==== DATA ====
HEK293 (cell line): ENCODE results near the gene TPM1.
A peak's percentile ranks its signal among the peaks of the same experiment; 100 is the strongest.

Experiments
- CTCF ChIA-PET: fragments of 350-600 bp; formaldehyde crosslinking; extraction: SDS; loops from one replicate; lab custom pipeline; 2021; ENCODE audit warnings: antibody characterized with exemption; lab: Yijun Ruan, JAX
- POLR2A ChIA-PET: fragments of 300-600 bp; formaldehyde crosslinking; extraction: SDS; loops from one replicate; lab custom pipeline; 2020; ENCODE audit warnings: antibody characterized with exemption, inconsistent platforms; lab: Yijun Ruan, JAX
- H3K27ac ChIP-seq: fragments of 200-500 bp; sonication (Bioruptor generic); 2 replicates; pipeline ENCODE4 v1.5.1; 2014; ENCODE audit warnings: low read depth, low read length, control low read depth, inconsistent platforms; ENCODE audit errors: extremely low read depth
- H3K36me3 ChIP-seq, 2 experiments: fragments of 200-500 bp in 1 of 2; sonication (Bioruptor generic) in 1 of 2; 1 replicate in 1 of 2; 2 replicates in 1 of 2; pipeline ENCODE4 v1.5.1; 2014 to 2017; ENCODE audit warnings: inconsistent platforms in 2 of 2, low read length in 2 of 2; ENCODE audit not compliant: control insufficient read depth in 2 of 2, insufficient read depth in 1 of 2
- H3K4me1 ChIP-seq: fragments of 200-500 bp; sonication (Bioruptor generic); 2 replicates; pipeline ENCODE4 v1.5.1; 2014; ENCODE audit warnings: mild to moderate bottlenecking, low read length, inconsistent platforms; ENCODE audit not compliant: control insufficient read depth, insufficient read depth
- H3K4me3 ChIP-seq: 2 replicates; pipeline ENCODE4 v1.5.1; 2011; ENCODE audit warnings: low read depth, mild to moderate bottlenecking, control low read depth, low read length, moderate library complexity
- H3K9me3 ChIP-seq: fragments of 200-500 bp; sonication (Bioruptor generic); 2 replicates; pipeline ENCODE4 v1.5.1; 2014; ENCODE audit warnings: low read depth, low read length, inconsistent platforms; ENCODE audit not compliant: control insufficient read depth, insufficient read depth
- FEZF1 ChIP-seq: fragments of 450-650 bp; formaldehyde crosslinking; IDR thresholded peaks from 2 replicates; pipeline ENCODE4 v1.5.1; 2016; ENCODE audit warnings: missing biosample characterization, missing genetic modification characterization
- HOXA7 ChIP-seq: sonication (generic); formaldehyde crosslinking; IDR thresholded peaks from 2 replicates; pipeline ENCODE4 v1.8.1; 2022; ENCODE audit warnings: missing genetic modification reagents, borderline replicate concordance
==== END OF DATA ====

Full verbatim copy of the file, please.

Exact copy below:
HEK293 (cell line): ENCODE results near the gene TPM1.
A peak's percentile ranks its signal among the peaks of the same experiment; 100 is the strongest.

Experiments
- CTCF ChIA-PET: fragments of 350-600 bp; formaldehyde crosslinking; extraction: SDS; loops from one replicate; lab custom pipeline; 2021; ENCODE audit warnings: antibody characterized with exemption; lab: Yijun Ruan, JAX
- POLR2A ChIA-PET: fragments of 300-600 bp; formaldehyde crosslinking; extraction: SDS; loops from one replicate; lab custom pipeline; 2020; ENCODE audit warnings: antibody characterized with exemption, inconsistent platforms; lab: Yijun Ruan, JAX
- H3K27ac ChIP-seq: fragments of 200-500 bp; sonication (Bioruptor generic); 2 replicates; pipeline ENCODE4 v1.5.1; 2014; ENCODE audit warnings: low read depth, low read length, control low read depth, inconsistent platforms; ENCODE audit errors: extremely low read depth
- H3K36me3 ChIP-seq, 2 experiments: fragments of 200-500 bp in 1 of 2; sonication (Bioruptor generic) in 1 of 2; 1 replicate in 1 of 2; 2 replicates in 1 of 2; pipeline ENCODE4 v1.5.1; 2014 to 2017; ENCODE audit warnings: inconsistent platforms in 2 of 2, low read length in 2 of 2; ENCODE audit not compliant: control insufficient read depth in 2 of 2, insufficient read depth in 1 of 2
- H3K4me1 ChIP-seq: fragments of 200-500 bp; sonication (Bioruptor generic); 2 replicates; pipeline ENCODE4 v1.5.1; 2014; ENCODE audit warnings: mild to moderate bottlenecking, low read length, inconsistent platforms; ENCODE audit not compliant: control insufficient read depth, insufficient read depth
- H3K4me3 ChIP-seq: 2 replicates; pipeline ENCODE4 v1.5.1; 2011; ENCODE audit warnings: low read depth, mild to moderate bottlenecking, control low read depth, low read length, moderate library complexity
- H3K9me3 ChIP-seq: fragments of 200-500 bp; sonication (Bioruptor generic); 2 replicates; pipeline ENCODE4 v1.5.1; 2014; ENCODE audit warnings: low read depth, low read length, inconsistent platforms; ENCODE audit not compliant: control insufficient read depth, insufficient read depth
- FEZF1 ChIP-seq: fragments of 450-650 bp; formaldehyde crosslinking; IDR thresholded peaks from 2 replicates; pipeline ENCODE4 v1.5.1; 2016; ENCODE audit warnings: missing biosample characterization, missing genetic modification characterization
- HOXA7 ChIP-seq: sonication (generic); formaldehyde crosslinking; IDR thresholded peaks from 2 replicates; pipeline ENCODE4 v1.8.1; 2022; ENCODE audit warnings: missing genetic modification reagents, borderline replicate concordance